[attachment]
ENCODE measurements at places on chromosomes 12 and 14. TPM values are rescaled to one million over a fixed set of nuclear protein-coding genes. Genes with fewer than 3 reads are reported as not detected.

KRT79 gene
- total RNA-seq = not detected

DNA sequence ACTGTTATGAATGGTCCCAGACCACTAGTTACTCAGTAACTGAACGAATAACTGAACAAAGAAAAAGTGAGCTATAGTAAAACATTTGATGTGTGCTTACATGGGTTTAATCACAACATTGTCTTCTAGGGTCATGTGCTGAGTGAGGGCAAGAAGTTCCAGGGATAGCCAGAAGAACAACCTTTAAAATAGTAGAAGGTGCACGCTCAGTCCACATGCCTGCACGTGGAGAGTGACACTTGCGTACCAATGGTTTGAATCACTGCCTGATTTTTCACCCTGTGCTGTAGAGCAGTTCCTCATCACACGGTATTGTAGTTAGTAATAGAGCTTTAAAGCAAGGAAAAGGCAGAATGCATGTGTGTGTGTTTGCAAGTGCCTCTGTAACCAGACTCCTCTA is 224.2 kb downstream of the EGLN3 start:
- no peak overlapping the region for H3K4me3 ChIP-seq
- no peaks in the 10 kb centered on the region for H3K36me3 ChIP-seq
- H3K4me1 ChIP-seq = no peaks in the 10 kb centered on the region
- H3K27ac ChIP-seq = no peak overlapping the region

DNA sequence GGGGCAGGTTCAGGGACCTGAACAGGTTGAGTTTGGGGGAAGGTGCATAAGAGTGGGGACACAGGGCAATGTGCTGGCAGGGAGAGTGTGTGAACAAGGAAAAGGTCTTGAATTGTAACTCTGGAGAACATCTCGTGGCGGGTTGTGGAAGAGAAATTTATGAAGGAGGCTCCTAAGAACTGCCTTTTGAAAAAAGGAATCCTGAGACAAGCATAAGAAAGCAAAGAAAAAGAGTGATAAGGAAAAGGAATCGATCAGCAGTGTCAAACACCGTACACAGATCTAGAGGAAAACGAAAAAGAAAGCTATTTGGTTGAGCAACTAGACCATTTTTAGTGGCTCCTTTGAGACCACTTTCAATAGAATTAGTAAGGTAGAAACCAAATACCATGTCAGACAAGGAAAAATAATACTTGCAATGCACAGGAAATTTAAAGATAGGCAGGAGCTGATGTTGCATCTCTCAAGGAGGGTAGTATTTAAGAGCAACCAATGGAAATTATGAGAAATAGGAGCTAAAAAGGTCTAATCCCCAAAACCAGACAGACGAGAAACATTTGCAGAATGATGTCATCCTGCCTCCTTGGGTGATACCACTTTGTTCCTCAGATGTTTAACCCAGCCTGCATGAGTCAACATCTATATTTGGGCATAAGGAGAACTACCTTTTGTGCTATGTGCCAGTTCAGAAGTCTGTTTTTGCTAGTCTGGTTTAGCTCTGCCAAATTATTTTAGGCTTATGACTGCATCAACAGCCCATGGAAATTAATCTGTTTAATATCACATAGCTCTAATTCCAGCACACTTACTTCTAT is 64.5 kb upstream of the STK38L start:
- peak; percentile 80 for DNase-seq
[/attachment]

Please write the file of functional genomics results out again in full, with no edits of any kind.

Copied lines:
ENCODE measurements at places on chromosomes 12 and 14. TPM values are rescaled to one million over a fixed set of nuclear protein-coding genes. Genes with fewer than 3 reads are reported as not detected.

KRT79 gene
- total RNA-seq = not detected

DNA sequence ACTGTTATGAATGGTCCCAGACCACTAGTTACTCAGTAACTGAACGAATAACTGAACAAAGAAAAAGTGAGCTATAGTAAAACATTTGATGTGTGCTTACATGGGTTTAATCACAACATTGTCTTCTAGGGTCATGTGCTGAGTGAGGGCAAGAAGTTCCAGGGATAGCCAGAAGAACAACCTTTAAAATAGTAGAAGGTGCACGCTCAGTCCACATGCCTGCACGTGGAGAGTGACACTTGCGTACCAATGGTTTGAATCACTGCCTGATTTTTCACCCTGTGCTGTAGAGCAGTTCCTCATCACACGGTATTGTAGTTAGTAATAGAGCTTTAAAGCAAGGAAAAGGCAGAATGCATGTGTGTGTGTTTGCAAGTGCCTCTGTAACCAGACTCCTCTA is 224.2 kb downstream of the EGLN3 start:
- no peak overlapping the region for H3K4me3 ChIP-seq
- no peaks in the 10 kb centered on the region for H3K36me3 ChIP-seq
- H3K4me1 ChIP-seq = no peaks in the 10 kb centered on the region
- H3K27ac ChIP-seq = no peak overlapping the region

DNA sequence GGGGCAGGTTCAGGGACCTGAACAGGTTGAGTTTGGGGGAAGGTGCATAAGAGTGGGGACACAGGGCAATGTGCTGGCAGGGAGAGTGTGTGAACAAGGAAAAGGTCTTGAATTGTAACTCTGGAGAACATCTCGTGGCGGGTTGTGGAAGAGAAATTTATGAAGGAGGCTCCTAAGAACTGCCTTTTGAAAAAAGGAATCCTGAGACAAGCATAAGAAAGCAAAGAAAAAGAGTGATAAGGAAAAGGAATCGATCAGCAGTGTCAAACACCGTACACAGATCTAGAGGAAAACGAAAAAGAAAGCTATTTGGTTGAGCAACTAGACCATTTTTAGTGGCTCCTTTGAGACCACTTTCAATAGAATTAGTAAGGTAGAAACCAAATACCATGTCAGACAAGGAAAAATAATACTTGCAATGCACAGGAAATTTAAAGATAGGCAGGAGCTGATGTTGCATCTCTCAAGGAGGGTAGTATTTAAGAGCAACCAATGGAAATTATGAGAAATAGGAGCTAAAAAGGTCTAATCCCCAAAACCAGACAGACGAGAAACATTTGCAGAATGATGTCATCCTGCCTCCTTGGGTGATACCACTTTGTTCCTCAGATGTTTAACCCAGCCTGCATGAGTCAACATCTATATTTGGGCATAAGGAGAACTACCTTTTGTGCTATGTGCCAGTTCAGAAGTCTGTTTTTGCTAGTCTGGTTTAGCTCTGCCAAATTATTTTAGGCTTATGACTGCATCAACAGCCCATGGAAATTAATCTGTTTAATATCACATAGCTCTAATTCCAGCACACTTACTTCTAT is 64.5 kb upstream of the STK38L start:
- peak; percentile 80 for DNase-seq